A bad year just got worse for Quirky. The crowdsourced design company just filed for Chapter 11 bankruptcy protection. Quirky will also sell assets related to Wink, its home automation hub, to a company called Flextronics. This is a bummer.
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I recently took my first vacation in two years. It was fun! But I was excited to get home, raise my shades and relax in the finicky but sort of useful smart home I'd spent the past few months building. When I walked in the door, all of the automation was gone. The light on my Wink hub was yellow. This was not fun.
Video: Man, watching these sweaters dance made me laugh hard. I confess I'm a sucker for quirky humour and these ads — for this year's Gap gift guide — are without a doubt the quirkiest I've seen in a long while.
Quirky, the company that helps turn crazy inventions into things you can actually buy, has announced seven new gizmos to help raise the IQ of your home. They include inexpensive devices that detect moisture levels or energy consumption, but also one product — a smart thermostat — aimed at giving smart home leaders like Nest some quality competition.
Quirky's approach of bringing user-submitted inventions to life pre-dates Kickstarter by quite a few years. And the company's track record at successfully producing these often highly original creations means you can actually get excited about a wafflemaker that lets you create custom pixelated images every morning. What a time to be alive.
When it introduced its ultra affordable hub a few months ago, Wink signalled that it wanted to win the smart home wars. Now, with the release of a touchscreen display and control pad called Relay, it's clear that the Quirky off-shoot is in a hurry too. It's not like the home of the future is going to build itself!
Smart homes sound awesome. The idea sounded awesome 15 years ago, when Microsoft teased some of its ideas in a concept video, and it sounded awesome when Apple announced HomeKit last month. But do you know anybody that actually lives in a smart home and reaps all that awesomeness? Probably not. And Quirky wants to change that.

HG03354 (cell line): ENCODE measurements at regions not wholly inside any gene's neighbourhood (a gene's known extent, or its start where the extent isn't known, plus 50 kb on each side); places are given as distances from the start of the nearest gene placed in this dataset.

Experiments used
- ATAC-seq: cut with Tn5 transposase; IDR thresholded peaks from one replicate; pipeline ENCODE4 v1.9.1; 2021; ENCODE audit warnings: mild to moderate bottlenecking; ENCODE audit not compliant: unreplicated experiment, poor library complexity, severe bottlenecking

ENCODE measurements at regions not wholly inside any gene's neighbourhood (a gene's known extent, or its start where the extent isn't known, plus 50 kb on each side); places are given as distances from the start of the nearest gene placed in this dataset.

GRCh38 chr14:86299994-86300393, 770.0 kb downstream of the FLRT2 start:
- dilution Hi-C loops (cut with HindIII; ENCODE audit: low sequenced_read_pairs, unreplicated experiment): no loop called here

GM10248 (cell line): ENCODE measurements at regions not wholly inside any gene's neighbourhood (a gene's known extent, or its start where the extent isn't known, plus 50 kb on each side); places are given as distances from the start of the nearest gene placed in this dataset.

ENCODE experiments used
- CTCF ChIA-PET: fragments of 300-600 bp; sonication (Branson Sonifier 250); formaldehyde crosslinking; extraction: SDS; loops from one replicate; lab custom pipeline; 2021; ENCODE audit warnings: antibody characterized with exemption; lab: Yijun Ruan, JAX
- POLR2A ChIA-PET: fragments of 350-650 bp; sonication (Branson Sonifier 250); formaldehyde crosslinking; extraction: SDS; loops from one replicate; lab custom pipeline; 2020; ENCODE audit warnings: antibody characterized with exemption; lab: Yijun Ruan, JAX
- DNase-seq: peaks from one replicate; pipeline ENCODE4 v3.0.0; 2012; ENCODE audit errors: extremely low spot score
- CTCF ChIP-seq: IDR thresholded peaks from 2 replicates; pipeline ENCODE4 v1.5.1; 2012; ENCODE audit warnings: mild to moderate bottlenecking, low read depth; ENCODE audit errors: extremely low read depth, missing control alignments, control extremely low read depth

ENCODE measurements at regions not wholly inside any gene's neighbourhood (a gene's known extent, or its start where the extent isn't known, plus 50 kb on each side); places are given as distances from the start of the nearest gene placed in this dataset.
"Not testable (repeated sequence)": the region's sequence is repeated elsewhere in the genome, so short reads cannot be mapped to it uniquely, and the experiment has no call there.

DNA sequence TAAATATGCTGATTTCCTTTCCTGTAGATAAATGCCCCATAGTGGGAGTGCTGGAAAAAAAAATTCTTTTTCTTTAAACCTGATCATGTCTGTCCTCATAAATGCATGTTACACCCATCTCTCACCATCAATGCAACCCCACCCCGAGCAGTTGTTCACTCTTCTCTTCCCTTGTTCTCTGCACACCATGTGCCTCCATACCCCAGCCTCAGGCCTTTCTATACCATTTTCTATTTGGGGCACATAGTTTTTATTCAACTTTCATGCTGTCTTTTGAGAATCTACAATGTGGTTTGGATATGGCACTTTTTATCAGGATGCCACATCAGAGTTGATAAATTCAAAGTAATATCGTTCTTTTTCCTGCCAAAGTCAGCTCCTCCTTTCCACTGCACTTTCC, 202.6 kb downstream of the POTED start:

If you live in an apartment in a big city, and you've managed to find a little room on your tiny balcony for a modest garden, you probably don't have much space left for the tools needed to toil over your cramped crops. So inventor Marc R. came up with this rather clever soft-sided watering can called the Squish that's thin and easy to store when it's empty.
What happens when a Fortune 500-ranked, 120-year-old company like GE partners with a four-year-old startup like Quirky? Today, six months after announcing a partnership, the companies launched their first co-branded products.
You might think the cheap plastic rake you grabbed at the hardware store is more than adequate given you really only use it for about one month out of the year. But that's only because you haven't been introduced to Quirky's wonderful new Rake 'n' Tamp, which not only wrangles leaves, it also tamps them down so you can squeeze as much as possible into every bag.
At one point or another, who of us hasn't risked losing a finger by opening a pair of scissors and using them as a quick, impromptu knife? It turns out they're a pretty good way to open taped boxes without horribly slicing what's inside, so Quirky took the idea and created a pair of scissors called the Sheath that's actually safe to use as an improvised knife.
Quirky might be the world leader in developing crazy kitchen contraptions, but the company that helps turn regular people's ideas into actual products focuses on other markets too. Such as educational toys that kids will actually want to play with, like the Sound Track: a brilliant mashup of a music box and a toy train that has kids playing composer and conductor.